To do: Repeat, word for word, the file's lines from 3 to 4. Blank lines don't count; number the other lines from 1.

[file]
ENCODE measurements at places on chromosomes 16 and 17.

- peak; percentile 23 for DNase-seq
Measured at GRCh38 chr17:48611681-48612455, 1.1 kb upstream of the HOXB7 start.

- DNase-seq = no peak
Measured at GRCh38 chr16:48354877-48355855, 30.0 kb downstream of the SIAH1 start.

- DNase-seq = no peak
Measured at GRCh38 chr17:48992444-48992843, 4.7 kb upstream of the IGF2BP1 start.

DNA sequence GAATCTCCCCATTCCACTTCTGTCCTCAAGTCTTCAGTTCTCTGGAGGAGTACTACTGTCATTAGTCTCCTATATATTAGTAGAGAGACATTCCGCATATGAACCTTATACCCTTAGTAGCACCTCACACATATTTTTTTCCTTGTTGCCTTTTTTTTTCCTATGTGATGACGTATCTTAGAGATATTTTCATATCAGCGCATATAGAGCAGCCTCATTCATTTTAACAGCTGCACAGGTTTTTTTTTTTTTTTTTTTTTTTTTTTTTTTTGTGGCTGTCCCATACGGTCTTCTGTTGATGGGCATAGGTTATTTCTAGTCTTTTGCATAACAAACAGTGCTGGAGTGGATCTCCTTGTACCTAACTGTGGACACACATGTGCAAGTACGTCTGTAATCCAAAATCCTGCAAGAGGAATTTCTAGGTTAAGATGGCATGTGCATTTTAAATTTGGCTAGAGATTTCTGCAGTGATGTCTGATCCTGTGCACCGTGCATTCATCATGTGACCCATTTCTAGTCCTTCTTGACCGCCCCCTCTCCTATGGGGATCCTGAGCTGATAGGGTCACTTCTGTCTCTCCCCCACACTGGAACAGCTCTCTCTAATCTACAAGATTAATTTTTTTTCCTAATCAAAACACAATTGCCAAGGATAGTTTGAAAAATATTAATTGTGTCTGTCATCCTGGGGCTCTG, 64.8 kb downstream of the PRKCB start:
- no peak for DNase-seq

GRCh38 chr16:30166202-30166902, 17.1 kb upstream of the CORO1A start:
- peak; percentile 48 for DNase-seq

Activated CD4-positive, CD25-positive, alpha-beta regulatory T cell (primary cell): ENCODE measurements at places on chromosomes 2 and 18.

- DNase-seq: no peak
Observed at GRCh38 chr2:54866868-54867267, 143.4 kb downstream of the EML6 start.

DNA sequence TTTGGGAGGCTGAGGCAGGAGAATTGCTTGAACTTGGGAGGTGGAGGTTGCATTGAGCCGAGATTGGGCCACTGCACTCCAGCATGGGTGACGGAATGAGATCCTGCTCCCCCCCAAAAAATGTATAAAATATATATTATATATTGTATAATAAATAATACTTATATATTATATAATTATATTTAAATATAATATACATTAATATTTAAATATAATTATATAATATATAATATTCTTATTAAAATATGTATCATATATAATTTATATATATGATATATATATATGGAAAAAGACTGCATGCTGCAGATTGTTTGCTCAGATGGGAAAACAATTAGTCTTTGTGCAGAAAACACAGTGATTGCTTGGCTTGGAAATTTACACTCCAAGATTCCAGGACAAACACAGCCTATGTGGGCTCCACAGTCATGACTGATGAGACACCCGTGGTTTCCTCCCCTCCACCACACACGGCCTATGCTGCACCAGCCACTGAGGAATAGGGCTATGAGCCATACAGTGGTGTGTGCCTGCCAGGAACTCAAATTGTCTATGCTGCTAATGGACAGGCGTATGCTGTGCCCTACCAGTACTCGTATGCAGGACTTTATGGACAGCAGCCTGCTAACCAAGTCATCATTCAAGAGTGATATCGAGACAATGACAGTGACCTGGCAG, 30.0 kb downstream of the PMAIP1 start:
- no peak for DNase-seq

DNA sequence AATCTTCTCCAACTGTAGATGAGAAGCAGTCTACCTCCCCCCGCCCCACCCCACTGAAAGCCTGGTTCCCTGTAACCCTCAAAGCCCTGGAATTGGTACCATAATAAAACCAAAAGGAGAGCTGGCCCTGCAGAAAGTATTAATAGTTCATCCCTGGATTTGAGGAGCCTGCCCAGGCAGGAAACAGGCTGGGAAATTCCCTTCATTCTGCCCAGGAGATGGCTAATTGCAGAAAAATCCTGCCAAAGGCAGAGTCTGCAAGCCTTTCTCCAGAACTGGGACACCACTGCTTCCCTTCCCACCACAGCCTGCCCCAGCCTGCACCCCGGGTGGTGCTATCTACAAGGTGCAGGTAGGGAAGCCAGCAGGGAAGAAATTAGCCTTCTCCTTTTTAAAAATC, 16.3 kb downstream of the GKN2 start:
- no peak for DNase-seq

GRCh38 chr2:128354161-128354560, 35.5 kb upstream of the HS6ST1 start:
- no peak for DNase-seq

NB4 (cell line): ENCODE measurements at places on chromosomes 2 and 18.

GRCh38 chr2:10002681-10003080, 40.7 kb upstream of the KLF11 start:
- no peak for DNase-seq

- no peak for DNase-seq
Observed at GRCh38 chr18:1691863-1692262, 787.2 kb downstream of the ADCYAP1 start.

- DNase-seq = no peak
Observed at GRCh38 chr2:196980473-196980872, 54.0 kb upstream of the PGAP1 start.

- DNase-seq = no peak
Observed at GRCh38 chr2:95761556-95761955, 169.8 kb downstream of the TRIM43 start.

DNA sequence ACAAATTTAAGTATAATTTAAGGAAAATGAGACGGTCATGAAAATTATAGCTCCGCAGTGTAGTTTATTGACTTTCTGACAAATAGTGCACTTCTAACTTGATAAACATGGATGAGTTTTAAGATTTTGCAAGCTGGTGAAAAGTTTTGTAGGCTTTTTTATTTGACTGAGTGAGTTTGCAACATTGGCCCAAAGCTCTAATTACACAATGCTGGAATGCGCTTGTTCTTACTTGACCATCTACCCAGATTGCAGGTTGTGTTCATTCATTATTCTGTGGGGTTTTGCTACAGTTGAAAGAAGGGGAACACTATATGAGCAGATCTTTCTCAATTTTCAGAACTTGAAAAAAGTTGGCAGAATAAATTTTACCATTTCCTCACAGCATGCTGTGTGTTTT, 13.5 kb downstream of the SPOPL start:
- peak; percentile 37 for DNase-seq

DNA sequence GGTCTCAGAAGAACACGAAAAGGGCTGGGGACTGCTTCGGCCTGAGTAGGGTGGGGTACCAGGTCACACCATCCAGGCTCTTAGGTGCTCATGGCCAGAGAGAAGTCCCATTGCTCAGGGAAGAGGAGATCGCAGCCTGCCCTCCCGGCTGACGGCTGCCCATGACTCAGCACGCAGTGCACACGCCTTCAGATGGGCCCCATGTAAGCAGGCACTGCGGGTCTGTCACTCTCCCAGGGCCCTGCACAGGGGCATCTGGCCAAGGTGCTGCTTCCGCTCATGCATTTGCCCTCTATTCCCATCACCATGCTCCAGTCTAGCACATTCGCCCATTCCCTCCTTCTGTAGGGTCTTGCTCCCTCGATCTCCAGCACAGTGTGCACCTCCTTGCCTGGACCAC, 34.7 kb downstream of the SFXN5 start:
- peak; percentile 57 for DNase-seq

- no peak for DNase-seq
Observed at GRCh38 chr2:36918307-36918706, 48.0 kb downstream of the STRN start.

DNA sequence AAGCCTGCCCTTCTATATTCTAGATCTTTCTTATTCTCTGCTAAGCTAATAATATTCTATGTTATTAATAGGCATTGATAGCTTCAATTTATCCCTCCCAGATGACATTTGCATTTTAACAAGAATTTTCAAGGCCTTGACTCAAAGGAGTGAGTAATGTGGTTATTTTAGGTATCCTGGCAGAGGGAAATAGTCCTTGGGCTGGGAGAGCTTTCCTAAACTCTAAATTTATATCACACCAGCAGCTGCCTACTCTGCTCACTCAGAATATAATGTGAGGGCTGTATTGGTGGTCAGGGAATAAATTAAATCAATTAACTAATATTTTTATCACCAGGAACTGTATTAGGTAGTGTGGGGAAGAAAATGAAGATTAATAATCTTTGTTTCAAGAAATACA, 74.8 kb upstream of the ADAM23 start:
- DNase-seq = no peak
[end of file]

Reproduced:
Measured at GRCh38 chr17:48611681-48612455, 1.1 kb upstream of the HOXB7 start.

- DNase-seq = no peak